Primer on Non-Celiac Gluten Sensitivity
James P. Meschino
, DC, MS
Primer on Non-Celiac Gluten Sensitivity
James P. Meschino
, DC, MS
A relatively new syndrome, officially documented as non-celiac gluten sensitivity (NCGS) or gluten sensitivity (GS), was officially recognized and published in the new list of gluten-related disorders in 2012. Prior to 2012 only patients with positive blood tests and/or biopsy for celiac disease were considered to have a problem with gluten consumption with respect to adverse health outcomes and intestinal symptoms. However, in 2012 medical authorities officially recognized that certain individuals could have adverse health effects from gluten ingestion, even though blood tests and biopsy results show a negative result for celiac disease, and no discernible damage to the intestinal tract can be found. As mentioned above, they have named this syndrome non-celiac gluten sensitivity or simply gluten sensitivity. The published data suggests that non-celiac gluten sensitivity is very common in people who also have irritable bowel syndrome (IBS) and it may exacerbate or trigger symptoms in some patients with schizophrenia or autism spectrum disorder.1 As well, improved digestion associated with a gluten-free lifestyle may also relieve symptoms associated with other intestinal disorders such as lactose intolerance.2 Researchers suggest that approximately six percent of the population (possibly as high as 13 percent) may have non-celiac gluten sensitivity, whereas less than one percent (0.71 percent) of the U.S. population is estimated to have true celiac disease.1,3
Symptoms of non-celiac gluten sensitivity
In the absence of positive tests for celiac disease (blood tests or intestinal biopsy) or other known intestinal pathologies, non-celiac gluten sensitivity should be suspected in patients with any combination of the following symptoms:
- Abdominal pain
- Chronic diarrhea
- Joint pain
In this case it may be wise for the patient to undergo a clinical trial of a gluten-free diet to see if their symptoms improve. The same is true for patients with IBS, schizophrenia or autism spectrum disorder. The typical constellation of symptoms in a patient with non-celiac gluten sensitivity includes a combination of IBS-like symptoms, as well as systemic manifestations such as headache, joint and muscle pain, muscle contractions, leg or arm numbness. The patient may also experience chronic fatigue, "foggy mind", body mass loss or anemia. They may also show disturbances in attention or depression in conjunction with IBS-like symptoms. IBS-like symptoms including abdominal pain (68 percent) nausea, bloating, flatulence, diarrhea (33 percent) or constipation. In children, non-celiac gluten sensitivity usually involves intestinal symptoms (abdominal pain and chronic diarrhea), whereas the extra-intestinal manifestations seem to be less frequent. In children, the most common extra-intestinal symptom is chronic tiredness.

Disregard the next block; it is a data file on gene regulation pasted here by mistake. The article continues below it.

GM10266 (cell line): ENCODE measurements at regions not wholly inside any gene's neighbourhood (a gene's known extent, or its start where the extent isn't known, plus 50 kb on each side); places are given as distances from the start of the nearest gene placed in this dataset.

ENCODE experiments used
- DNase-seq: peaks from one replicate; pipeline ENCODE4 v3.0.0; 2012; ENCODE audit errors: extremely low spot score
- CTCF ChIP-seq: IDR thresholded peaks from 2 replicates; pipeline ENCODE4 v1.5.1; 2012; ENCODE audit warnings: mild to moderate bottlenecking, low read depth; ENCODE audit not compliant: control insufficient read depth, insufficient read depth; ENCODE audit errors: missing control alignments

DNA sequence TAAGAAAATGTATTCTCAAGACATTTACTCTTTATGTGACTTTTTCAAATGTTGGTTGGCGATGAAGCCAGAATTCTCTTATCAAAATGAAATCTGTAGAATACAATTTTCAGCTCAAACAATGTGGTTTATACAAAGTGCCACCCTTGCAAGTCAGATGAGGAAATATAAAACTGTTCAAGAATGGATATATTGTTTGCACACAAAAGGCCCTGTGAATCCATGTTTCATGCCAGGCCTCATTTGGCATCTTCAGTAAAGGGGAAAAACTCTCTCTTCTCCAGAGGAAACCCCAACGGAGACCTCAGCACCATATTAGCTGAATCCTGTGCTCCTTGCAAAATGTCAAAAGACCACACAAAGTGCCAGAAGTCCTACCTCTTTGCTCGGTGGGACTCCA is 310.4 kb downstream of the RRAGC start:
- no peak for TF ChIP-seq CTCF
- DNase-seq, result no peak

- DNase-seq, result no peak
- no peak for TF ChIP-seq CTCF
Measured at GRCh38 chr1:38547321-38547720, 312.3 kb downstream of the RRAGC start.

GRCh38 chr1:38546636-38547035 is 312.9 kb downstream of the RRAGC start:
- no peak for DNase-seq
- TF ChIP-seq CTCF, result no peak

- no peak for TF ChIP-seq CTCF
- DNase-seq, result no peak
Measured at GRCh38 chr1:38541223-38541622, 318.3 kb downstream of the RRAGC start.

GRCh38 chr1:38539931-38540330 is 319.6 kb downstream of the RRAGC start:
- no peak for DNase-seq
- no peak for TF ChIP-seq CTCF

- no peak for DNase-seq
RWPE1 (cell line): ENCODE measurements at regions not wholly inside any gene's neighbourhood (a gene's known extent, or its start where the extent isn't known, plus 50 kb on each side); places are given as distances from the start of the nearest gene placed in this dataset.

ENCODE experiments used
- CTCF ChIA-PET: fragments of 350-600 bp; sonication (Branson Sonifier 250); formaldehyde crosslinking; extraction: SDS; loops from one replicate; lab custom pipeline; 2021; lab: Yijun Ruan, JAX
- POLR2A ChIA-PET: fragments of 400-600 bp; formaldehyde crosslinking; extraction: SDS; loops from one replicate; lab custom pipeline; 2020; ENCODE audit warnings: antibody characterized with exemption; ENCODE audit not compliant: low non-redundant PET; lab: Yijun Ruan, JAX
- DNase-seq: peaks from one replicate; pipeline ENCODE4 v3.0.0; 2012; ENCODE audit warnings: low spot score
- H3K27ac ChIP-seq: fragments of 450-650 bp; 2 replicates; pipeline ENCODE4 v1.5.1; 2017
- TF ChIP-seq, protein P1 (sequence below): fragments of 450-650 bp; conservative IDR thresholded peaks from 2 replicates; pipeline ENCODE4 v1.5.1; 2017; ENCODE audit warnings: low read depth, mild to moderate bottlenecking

Regarding differential diagnosis, the IBS patients who respond well to a gluten-free diet can be considered to suffer from one of the three possible conditions: celiac disease, wheat allergy or non-celiac gluten sensitivity, where non-celiac gluten sensitivity is the most frequently encountered. The presence of IgA-tTG and –EMA and the atrophy of duodenal villi (Marsh III and IV) provide a celiac disease diagnosis in patients without IgA deficiency. The positive skin prick test for wheat allergy (the sIgE exhibiting a positive wheat extract challenge locally on the skin) and minimal histological lesions (Marsh 0,1) confirm the presence of wheat allergy. The absence of markers typical of celiac disease and wheat allergy with minor histological lesions (Marsh 0,1) accompanied by a good response to a gluten-free diet indicates non-celiac gluten sensitivity. The presence of AGA antibodies (anti-gliadin antibodies) is an additional marker for non-celiac gluten sensitivity in these patients.1
Gluten is a protein found in wheat, rye, triticale, barley. In the case of wheat, gliadin has been isolated as the toxic fraction. It is the gluten in the flour that helps bread and other baked goods bind and prevents crumbling. This feature has made gluten widely used in the production of many processed and packaged foods. Gluten is actually composed of two different proteins: gliadin (a prolamin protein) and glutenin (a glutelin protein).
Gluten is found in all products containing
- Oats (oats themselves don't contain gluten, but are often processed in plants that produce gluten-containing grains and may be contaminated)